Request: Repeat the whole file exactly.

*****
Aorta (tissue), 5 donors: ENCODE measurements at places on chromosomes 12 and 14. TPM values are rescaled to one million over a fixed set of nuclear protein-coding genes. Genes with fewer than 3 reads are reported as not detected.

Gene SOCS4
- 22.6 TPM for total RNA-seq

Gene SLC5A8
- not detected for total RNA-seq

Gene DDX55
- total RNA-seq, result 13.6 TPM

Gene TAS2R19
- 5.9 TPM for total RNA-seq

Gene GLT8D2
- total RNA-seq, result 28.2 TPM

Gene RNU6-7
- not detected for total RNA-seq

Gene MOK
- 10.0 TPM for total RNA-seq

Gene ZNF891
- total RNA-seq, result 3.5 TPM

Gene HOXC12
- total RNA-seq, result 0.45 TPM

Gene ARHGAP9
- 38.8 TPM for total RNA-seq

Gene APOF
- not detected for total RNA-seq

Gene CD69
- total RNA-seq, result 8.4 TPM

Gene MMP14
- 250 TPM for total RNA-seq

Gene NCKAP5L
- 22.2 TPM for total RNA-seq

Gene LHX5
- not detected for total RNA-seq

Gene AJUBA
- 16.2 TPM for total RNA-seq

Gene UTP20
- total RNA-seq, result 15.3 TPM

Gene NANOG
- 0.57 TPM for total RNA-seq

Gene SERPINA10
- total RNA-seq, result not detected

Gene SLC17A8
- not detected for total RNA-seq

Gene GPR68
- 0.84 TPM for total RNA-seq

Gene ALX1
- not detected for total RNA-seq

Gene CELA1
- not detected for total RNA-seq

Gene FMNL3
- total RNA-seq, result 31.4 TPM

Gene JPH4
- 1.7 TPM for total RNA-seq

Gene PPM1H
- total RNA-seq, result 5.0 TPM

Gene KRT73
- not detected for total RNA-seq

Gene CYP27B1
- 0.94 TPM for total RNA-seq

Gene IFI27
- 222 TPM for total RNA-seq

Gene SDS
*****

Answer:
Aorta (tissue), 5 donors: ENCODE measurements at places on chromosomes 12 and 14. TPM values are rescaled to one million over a fixed set of nuclear protein-coding genes. Genes with fewer than 3 reads are reported as not detected.

Gene SOCS4
- 22.6 TPM for total RNA-seq

Gene SLC5A8
- not detected for total RNA-seq

Gene DDX55
- total RNA-seq, result 13.6 TPM

Gene TAS2R19
- 5.9 TPM for total RNA-seq

Gene GLT8D2
- total RNA-seq, result 28.2 TPM

Gene RNU6-7
- not detected for total RNA-seq

Gene MOK
- 10.0 TPM for total RNA-seq

Gene ZNF891
- total RNA-seq, result 3.5 TPM

Gene HOXC12
- total RNA-seq, result 0.45 TPM

Gene ARHGAP9
- 38.8 TPM for total RNA-seq

Gene APOF
- not detected for total RNA-seq

Gene CD69
- total RNA-seq, result 8.4 TPM

Gene MMP14
- 250 TPM for total RNA-seq

Gene NCKAP5L
- 22.2 TPM for total RNA-seq

Gene LHX5
- not detected for total RNA-seq

Gene AJUBA
- 16.2 TPM for total RNA-seq

Gene UTP20
- total RNA-seq, result 15.3 TPM

Gene NANOG
- 0.57 TPM for total RNA-seq

Gene SERPINA10
- total RNA-seq, result not detected

Gene SLC17A8
- not detected for total RNA-seq

Gene GPR68
- 0.84 TPM for total RNA-seq

Gene ALX1
- not detected for total RNA-seq

Gene CELA1
- not detected for total RNA-seq

Gene FMNL3
- total RNA-seq, result 31.4 TPM

Gene JPH4
- 1.7 TPM for total RNA-seq

Gene PPM1H
- total RNA-seq, result 5.0 TPM

Gene KRT73
- not detected for total RNA-seq

Gene CYP27B1
- 0.94 TPM for total RNA-seq

Gene IFI27
- 222 TPM for total RNA-seq

Gene SDS